September 18, 2013 - Peruvian-Polish research team examined previously unknown Inca object, which turned out to be an astronomical observatory, told PAP Prof. Mariusz Ziółkowski, Head of Pre-Columbian Research Centre at the University of Warsaw.
The monument built with well -worked stones was identified in an inaccessible part of the National Park of Machu Picchu by the park director, anthropologist Fernando Astete Victoria, during the prospective - inventory work conducted on the slopes of Mount Huayna Picchu. The scientist invited the Polish team to cooperate in the research. Among the Polish scientists were Prof. Mariusz Ziółkowski from Warsaw University and Prof. Jacek Kościuk from Wrocław University of Technology.
"Despite the difficult terrain we managed to perform 3D laser scans, which we then used to prepare a precise model of this amazing complex. Results of preliminary analysis indicate that it is a device used probably by a small group of Inca priests - astronomers for precise observations of the position of celestial bodies on the horizon, against the distinctive Yanantin mountain peaks" - said Prof. Ziółkowski.
The importance of the discovery is exceptional. Inca ceremonial complexes - large squares, south or west-oriented solstice were known were known before. However, this is a different type of temple.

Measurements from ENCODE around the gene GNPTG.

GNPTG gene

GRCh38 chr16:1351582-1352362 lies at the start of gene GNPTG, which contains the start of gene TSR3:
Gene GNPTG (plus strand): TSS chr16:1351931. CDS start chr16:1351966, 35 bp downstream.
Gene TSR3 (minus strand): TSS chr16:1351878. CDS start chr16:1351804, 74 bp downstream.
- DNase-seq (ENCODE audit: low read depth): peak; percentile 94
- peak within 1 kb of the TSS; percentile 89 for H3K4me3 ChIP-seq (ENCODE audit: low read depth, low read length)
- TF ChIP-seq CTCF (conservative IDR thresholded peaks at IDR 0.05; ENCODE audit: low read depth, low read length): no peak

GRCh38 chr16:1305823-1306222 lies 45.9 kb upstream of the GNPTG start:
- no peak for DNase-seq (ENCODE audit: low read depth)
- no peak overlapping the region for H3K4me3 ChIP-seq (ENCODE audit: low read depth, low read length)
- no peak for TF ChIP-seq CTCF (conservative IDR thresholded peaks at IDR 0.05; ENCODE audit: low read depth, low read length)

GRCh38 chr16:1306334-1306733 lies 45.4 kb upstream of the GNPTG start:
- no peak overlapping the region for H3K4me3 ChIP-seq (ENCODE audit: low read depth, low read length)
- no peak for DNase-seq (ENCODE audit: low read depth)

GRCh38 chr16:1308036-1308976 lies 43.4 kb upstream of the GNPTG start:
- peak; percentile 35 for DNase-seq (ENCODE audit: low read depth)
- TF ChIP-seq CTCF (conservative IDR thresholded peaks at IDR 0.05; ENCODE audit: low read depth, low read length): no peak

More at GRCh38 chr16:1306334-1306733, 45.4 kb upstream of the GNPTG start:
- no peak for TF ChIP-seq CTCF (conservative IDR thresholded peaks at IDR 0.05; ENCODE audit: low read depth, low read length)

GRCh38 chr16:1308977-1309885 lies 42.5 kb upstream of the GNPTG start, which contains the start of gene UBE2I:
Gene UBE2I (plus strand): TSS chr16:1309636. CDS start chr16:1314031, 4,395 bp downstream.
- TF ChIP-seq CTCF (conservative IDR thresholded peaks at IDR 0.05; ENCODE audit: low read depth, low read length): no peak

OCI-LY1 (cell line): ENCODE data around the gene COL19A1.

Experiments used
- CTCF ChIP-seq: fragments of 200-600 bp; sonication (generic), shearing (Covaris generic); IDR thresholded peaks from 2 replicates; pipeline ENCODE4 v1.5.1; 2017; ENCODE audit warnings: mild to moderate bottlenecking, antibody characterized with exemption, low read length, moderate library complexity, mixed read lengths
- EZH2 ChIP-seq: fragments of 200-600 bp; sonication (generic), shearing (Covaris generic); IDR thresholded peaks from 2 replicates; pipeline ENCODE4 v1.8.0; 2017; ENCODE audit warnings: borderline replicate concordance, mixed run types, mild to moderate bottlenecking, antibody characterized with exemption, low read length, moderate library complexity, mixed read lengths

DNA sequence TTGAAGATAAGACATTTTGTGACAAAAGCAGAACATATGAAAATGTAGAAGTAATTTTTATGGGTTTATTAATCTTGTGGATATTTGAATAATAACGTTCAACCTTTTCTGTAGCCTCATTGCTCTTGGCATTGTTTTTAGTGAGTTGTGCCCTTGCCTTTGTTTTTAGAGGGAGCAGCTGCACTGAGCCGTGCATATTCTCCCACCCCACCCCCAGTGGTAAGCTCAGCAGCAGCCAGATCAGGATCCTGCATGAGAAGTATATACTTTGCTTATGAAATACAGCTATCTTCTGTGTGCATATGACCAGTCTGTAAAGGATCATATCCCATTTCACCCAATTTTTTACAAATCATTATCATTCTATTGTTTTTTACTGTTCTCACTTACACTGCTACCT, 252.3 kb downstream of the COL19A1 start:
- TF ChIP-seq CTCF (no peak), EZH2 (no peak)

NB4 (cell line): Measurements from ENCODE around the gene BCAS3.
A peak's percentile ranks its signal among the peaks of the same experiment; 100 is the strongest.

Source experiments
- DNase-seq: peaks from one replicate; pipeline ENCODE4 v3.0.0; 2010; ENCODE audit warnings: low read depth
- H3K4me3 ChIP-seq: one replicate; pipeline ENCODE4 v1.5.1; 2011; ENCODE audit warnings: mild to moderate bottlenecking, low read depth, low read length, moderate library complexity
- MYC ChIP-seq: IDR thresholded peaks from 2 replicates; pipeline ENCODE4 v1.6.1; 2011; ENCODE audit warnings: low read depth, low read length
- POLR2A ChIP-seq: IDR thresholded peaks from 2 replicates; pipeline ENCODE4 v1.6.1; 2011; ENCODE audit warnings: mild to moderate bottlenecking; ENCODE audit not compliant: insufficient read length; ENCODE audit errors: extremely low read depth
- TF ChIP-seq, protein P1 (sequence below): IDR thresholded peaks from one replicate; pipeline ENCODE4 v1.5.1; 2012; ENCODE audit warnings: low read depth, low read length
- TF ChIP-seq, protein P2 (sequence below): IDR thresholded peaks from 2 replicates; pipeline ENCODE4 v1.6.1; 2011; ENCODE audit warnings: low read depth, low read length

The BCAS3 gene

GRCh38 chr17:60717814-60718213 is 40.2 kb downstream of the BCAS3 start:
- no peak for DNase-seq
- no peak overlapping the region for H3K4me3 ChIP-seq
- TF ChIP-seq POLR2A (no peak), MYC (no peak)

"+El Mirador+ (Sp. Vantage point - ed. PAP ) is so far the only discovered precise Inca astronomical observatory, apart from the +Astronomical Grotto+ Intimachay located also in Machu Picchu, incidentally studied last year by the same Peruvian-Polish team" - said the archaeologist.
Detailed results of the work carried out in the "El Mirador" will be presented in the first week of September at the International Conference of the Societe Europeenne pour l' Astronomie dans la Culture in Athens.
Polish researchers have been are working in Machu Picchu since 2008, as part of an agreement between the University of Warsaw and the regional delegation of the Peruvian Ministry of Culture in Cusco. The scope of work includes stone conservation, 3D documentation, and archaeoastronomy.